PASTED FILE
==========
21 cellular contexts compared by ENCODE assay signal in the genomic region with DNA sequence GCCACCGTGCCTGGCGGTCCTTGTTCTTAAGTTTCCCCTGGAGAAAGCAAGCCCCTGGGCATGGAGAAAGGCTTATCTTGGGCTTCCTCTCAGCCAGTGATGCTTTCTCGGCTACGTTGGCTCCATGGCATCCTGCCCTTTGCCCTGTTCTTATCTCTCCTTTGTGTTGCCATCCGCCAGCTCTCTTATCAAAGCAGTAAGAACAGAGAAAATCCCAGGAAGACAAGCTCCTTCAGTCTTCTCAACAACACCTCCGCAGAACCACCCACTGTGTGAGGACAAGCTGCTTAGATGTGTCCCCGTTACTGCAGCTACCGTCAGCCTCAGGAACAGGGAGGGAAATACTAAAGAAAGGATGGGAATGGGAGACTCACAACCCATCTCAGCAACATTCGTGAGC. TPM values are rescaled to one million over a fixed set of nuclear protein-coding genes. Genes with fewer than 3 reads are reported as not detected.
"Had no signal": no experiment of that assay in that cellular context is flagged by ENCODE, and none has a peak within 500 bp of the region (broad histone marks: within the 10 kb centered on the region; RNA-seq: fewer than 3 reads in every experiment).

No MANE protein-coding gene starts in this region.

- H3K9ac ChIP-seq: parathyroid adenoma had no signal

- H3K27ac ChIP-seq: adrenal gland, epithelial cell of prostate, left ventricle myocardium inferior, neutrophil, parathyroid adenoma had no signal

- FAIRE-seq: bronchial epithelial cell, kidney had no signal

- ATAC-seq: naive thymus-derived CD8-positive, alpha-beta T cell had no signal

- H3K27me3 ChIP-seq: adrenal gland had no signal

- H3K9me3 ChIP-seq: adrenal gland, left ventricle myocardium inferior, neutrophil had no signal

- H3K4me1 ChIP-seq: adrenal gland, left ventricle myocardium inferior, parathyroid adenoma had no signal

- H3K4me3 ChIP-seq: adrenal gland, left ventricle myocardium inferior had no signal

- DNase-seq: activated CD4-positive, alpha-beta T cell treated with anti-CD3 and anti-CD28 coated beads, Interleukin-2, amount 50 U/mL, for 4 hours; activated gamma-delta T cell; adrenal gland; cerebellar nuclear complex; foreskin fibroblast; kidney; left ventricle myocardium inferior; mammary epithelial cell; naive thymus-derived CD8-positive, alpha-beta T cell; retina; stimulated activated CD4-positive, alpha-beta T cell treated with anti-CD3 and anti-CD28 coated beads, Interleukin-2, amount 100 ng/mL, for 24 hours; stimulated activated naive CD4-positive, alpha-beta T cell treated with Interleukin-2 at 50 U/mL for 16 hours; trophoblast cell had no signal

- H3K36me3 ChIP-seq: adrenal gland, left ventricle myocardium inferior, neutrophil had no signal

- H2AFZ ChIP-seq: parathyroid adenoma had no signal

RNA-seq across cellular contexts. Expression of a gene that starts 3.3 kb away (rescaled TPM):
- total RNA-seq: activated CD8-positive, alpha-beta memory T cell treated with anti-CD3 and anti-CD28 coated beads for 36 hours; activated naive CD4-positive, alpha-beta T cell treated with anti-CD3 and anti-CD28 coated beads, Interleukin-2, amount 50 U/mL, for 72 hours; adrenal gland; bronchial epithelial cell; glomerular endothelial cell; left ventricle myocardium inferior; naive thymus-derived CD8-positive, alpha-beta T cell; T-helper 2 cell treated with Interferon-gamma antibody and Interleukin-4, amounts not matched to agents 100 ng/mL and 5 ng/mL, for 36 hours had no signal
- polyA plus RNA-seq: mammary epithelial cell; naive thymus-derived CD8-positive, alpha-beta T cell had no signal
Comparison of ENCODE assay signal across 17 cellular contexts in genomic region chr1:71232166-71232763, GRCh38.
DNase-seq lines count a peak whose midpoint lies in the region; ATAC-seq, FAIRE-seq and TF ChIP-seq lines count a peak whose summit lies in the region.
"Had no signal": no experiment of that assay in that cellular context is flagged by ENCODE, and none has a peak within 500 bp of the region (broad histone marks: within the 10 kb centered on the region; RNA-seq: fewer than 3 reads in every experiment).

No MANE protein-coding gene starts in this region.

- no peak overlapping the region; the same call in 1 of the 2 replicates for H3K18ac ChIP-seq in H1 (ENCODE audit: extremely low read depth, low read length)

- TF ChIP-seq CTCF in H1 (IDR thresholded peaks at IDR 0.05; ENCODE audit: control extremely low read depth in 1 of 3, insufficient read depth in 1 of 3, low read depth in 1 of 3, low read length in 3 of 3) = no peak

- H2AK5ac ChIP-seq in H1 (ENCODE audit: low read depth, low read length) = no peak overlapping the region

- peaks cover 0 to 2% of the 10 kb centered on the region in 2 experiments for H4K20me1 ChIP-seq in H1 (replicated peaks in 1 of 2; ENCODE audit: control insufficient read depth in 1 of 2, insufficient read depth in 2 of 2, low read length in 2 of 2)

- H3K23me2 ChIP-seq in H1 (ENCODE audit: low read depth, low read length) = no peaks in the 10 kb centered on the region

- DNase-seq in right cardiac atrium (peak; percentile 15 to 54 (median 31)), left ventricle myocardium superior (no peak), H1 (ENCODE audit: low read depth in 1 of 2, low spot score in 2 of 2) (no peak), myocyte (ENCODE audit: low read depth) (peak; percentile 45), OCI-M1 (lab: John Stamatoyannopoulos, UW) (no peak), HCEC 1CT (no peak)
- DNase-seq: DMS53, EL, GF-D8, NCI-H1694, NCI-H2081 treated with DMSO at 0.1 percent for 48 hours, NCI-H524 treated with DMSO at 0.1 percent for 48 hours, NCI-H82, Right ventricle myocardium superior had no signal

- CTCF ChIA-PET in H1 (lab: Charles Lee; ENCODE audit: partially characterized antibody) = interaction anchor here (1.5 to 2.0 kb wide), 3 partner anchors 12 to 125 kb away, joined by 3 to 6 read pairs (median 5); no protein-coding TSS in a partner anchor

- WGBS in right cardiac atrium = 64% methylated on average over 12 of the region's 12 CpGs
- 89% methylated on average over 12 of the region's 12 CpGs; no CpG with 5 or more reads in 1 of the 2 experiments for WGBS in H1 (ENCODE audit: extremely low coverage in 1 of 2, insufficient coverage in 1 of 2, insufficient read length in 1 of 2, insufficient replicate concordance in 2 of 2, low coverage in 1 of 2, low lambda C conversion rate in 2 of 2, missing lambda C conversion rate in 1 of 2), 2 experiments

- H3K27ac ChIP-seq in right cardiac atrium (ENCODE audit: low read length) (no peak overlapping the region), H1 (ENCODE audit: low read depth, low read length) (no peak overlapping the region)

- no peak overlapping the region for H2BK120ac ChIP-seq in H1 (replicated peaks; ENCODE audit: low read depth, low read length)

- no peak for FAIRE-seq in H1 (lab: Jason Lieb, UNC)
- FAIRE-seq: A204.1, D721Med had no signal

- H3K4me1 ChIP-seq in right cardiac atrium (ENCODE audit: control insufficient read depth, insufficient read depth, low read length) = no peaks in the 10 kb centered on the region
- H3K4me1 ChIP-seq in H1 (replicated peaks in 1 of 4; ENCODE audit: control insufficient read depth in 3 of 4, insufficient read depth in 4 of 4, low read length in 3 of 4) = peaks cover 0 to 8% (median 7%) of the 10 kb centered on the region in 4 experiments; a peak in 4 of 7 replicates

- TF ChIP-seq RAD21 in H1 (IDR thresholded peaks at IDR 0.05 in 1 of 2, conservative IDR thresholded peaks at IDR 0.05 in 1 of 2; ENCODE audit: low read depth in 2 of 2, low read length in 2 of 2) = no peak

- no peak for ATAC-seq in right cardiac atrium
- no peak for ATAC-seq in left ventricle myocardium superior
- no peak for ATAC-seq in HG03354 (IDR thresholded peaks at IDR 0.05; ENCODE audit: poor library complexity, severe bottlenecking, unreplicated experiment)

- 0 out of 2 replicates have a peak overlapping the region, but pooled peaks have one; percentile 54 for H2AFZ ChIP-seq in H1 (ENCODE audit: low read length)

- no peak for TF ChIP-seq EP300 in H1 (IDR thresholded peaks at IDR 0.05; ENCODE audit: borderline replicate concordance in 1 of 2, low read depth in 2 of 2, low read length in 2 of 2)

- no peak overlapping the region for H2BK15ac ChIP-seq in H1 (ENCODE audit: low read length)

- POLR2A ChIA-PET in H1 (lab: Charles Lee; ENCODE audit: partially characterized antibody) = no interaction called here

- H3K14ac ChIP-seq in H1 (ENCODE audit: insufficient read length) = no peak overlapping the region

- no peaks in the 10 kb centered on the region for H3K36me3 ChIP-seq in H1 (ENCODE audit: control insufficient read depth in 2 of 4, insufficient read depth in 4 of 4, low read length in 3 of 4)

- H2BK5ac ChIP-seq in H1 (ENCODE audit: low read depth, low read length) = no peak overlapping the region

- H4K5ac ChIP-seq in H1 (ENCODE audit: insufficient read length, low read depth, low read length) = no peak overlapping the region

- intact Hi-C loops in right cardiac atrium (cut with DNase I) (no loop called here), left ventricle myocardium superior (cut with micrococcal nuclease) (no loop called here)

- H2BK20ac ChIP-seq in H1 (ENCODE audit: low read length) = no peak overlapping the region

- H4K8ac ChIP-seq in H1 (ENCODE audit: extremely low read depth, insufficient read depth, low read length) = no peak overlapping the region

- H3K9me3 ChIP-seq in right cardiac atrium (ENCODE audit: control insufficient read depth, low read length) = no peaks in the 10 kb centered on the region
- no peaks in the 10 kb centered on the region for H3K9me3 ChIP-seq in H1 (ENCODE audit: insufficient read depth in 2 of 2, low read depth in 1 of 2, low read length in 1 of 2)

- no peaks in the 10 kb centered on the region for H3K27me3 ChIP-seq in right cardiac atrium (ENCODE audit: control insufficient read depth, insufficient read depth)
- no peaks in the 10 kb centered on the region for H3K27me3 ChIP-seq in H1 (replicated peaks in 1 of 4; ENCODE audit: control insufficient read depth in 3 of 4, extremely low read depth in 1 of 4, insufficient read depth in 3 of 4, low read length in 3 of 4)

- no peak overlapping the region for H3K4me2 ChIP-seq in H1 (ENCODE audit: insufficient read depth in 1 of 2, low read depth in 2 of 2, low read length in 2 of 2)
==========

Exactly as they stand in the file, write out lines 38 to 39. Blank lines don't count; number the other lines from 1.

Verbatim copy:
- TF ChIP-seq RAD21 in H1 (IDR thresholded peaks at IDR 0.05 in 1 of 2, conservative IDR thresholded peaks at IDR 0.05 in 1 of 2; ENCODE audit: low read depth in 2 of 2, low read length in 2 of 2) = no peak

- no peak for ATAC-seq in right cardiac atrium